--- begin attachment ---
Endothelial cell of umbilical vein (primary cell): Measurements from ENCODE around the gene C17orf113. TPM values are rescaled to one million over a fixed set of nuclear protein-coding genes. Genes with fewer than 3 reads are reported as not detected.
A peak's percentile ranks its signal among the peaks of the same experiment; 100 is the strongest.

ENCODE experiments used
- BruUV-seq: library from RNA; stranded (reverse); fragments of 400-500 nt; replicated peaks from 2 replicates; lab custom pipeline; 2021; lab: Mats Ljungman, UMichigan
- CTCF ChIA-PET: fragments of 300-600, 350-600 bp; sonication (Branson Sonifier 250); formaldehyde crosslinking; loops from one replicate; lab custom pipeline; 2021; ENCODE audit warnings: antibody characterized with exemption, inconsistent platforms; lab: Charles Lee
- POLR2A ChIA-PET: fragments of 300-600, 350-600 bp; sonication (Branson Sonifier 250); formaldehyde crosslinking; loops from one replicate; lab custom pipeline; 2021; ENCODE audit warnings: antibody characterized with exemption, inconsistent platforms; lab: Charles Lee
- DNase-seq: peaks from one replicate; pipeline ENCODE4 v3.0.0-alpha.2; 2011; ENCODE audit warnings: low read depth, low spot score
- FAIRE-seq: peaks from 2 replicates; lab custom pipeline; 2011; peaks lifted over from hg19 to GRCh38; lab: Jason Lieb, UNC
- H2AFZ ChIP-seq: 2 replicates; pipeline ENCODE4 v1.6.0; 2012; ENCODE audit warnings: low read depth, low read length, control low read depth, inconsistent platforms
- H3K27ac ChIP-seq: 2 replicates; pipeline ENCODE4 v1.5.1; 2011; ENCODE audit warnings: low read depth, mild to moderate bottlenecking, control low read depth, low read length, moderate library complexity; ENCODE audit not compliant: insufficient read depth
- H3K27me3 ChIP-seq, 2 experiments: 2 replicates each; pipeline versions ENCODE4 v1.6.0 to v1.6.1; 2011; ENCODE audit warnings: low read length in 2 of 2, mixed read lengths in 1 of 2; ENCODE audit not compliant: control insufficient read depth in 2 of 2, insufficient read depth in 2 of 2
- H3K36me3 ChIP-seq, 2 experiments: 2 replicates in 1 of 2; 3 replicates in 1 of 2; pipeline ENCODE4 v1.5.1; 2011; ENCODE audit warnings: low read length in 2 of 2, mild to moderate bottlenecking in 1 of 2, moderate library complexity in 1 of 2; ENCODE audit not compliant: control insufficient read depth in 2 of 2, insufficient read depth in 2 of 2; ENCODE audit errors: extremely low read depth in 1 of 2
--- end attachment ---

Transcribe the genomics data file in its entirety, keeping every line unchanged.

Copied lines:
Endothelial cell of umbilical vein (primary cell): Measurements from ENCODE around the gene C17orf113. TPM values are rescaled to one million over a fixed set of nuclear protein-coding genes. Genes with fewer than 3 reads are reported as not detected.
A peak's percentile ranks its signal among the peaks of the same experiment; 100 is the strongest.

ENCODE experiments used
- BruUV-seq: library from RNA; stranded (reverse); fragments of 400-500 nt; replicated peaks from 2 replicates; lab custom pipeline; 2021; lab: Mats Ljungman, UMichigan
- CTCF ChIA-PET: fragments of 300-600, 350-600 bp; sonication (Branson Sonifier 250); formaldehyde crosslinking; loops from one replicate; lab custom pipeline; 2021; ENCODE audit warnings: antibody characterized with exemption, inconsistent platforms; lab: Charles Lee
- POLR2A ChIA-PET: fragments of 300-600, 350-600 bp; sonication (Branson Sonifier 250); formaldehyde crosslinking; loops from one replicate; lab custom pipeline; 2021; ENCODE audit warnings: antibody characterized with exemption, inconsistent platforms; lab: Charles Lee
- DNase-seq: peaks from one replicate; pipeline ENCODE4 v3.0.0-alpha.2; 2011; ENCODE audit warnings: low read depth, low spot score
- FAIRE-seq: peaks from 2 replicates; lab custom pipeline; 2011; peaks lifted over from hg19 to GRCh38; lab: Jason Lieb, UNC
- H2AFZ ChIP-seq: 2 replicates; pipeline ENCODE4 v1.6.0; 2012; ENCODE audit warnings: low read depth, low read length, control low read depth, inconsistent platforms
- H3K27ac ChIP-seq: 2 replicates; pipeline ENCODE4 v1.5.1; 2011; ENCODE audit warnings: low read depth, mild to moderate bottlenecking, control low read depth, low read length, moderate library complexity; ENCODE audit not compliant: insufficient read depth
- H3K27me3 ChIP-seq, 2 experiments: 2 replicates each; pipeline versions ENCODE4 v1.6.0 to v1.6.1; 2011; ENCODE audit warnings: low read length in 2 of 2, mixed read lengths in 1 of 2; ENCODE audit not compliant: control insufficient read depth in 2 of 2, insufficient read depth in 2 of 2
- H3K36me3 ChIP-seq, 2 experiments: 2 replicates in 1 of 2; 3 replicates in 1 of 2; pipeline ENCODE4 v1.5.1; 2011; ENCODE audit warnings: low read length in 2 of 2, mild to moderate bottlenecking in 1 of 2, moderate library complexity in 1 of 2; ENCODE audit not compliant: control insufficient read depth in 2 of 2, insufficient read depth in 2 of 2; ENCODE audit errors: extremely low read depth in 1 of 2